On 17th June, 1623,11 the Council desired proclamation to be made at the Mercat Cross of Borrowstounness •against throwing ballast into the Forth above Queensferry indiscriminately. Eight years later proclamation was again ordered to be made at, among other places, "the mercat croce of Borowstounnesse" to the same effect.

A minute of date 1st April, 1625,12 runs—"It has pleasit God to visite the toune of Borrowstounes with some little infection of the contagious seeknes of the pest, whilk (in respect of the confused multitude of poore people within the same) may haif some forder growth and progress" Therefore Sir John Hamilton, of Grange, and Mr. Alexander Hamilton, of Kinglass, are appointed special justices within the said town and parishes of Kinneil and Carriden to take measures to prevent its spreading. They are empowered to hold Courts and punish transgressors of their Acts.

It was reported to the Council on 4th October, 1625,13 that a Dunkirk barque, pretending to be a Hollander come for coals, was then lying about Caribden, and had been along the whole coast of the Forth on both sides plumbing the water. Commission was therefore given to Sir John Hamilton, of Grange, and Alexander Bruce to seize the ship and send the skipper to Edinburgh for examination.

On 11th July, 1626, owing to a threatened invasion by Spain, the burghs on the Firth, including Borrowstounness, were ordered to send commissioners to confer with the Council and to say what they were prepared to do in the manning of a navy for defence of the coasts. The commissioners compeared on 25th July, and stated that they could not do anything. Owing to the long peace the best of their ships were either sold or absent on voyages, nothing but small, unarmed barques remaining. As for the sailors, the most of them belonged to Fife and were at the fishing in the Isles. They would not return till September. In connection with the same matter the bailies of Bo'ness were, on 23rd August,15ordered to send six mariners out of this town towards the Scottish contingent for H.M. Navy. By 20th September they had not done so, and the Council ordered a charge of horning to be directed against them to do it.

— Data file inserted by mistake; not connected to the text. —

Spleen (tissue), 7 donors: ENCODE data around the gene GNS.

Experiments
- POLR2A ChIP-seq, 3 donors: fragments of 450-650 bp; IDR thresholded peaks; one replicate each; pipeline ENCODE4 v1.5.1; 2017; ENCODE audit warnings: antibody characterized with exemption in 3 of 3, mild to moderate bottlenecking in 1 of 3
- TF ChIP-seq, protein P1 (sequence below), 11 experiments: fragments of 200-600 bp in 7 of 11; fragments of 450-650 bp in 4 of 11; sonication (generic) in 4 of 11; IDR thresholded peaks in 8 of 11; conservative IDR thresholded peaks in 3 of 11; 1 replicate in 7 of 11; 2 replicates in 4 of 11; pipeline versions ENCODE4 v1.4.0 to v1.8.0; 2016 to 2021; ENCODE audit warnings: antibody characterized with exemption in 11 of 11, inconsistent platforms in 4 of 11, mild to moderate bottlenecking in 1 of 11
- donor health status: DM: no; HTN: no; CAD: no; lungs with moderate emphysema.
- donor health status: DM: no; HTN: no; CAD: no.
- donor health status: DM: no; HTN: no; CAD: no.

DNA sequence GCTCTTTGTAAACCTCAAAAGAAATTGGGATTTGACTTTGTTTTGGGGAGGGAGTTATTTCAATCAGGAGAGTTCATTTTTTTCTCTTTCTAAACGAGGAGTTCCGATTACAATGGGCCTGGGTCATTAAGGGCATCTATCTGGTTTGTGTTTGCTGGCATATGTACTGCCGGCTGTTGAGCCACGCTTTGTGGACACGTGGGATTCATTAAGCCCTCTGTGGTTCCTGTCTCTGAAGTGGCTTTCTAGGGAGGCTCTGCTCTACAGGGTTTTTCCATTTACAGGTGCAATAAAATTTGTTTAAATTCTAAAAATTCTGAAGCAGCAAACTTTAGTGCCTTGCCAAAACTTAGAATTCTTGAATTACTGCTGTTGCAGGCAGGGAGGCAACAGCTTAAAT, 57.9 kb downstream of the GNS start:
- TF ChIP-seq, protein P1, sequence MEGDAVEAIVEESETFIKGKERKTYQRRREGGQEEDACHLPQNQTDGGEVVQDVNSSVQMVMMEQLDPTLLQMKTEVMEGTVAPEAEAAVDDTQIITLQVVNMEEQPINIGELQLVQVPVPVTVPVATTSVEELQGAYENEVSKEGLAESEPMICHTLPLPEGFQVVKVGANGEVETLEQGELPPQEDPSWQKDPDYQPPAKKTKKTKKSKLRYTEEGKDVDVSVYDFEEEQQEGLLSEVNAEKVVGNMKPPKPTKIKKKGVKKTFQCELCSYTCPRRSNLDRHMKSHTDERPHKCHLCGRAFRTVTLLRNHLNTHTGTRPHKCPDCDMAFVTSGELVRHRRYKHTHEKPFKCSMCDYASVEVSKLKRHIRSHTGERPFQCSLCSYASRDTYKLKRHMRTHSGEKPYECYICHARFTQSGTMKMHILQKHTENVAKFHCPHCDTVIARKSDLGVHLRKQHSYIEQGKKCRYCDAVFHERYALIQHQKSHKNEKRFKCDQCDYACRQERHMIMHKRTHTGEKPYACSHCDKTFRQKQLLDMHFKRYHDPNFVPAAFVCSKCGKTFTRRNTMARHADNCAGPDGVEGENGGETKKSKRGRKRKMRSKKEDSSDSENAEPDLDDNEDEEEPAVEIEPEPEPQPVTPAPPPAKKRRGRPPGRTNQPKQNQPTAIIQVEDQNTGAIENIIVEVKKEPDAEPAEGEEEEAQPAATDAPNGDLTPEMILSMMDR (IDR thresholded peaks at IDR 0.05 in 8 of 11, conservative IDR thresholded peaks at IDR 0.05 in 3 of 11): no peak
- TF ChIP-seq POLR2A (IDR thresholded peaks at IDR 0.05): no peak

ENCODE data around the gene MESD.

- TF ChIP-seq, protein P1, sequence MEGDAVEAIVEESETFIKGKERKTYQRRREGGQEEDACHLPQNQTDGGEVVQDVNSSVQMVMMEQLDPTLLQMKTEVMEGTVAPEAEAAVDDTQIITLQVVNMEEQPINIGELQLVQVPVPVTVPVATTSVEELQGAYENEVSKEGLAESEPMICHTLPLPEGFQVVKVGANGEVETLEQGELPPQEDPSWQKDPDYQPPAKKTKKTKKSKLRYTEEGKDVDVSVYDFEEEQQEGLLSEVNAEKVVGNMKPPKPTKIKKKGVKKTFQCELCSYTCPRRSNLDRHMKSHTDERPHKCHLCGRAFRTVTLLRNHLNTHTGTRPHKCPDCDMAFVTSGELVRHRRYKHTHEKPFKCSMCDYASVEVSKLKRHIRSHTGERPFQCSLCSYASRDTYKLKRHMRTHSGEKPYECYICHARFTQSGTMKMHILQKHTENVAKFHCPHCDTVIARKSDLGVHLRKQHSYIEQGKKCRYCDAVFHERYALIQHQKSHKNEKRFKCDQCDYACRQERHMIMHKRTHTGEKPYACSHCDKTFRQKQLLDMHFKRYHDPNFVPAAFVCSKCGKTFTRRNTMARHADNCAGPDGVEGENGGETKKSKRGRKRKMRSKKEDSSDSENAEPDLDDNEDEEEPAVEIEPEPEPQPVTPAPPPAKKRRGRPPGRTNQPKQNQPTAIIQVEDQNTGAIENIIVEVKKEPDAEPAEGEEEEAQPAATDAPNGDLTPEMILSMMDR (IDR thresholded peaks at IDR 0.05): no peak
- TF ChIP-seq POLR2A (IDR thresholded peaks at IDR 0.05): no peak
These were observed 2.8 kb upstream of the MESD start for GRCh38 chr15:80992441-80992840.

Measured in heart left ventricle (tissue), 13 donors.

The Council had news, on 14th November, 1626,17 of a "Flemis" ship in Leith harbour which was said to have contained implements for making counterfeit coin. These, it was reported, had now been transferred to another " Flemis " ship lying about Caribden with the view to being taken out of the kingdom. Order was then given to H.M. Customs at Caribden to board that ship and make search for these implements, and if found to send them to the Council.

In the report afterwards18 made the ship was given out to be a Holland ship driven back by contrary winds. Search had been duly carried out, but nothing found.

Relative to another royal visit to Linlithgow and Stirling —that of Charles I. in 1633—we find the Council as usual made all arrangements for the conveyance of His Majesty's baggage. These were similar to those made in 1617, only now we find "carts and wains" stipulated for in addition to horses. The local order ran—"For the Parishes of Kinneil and Caribden, James Gib, in Kinneill Kers, Richard Bryce, officer of Kinneill, and Thomas Napier, officer of Caribdin ar appointed Constablis and ar to provide from the inhabitants eighty horses with carts and wains."


The low countries being infected with the plague, the Council, on 29th September, 1635,19 proceeded to take means for preventing ships from thence entering Scottish ports till they were known to be clean. The committee appointed by the Council to see their orders carried out in Borrowstounness and Caribden were Sir John Hamilton of Grange, James Hamilton, his eldest son, Walter Cornwall of Bonhard, William Drummond of Rickartoun, Thomas Dalyell of Binns, Mr. Alexander Hamilton of Kinglass, John Hamilton, Chamberlain of Kinneil, the Provost and Bailies of Linlithgow, and Sir John Hamilton, Younger of Bargaine.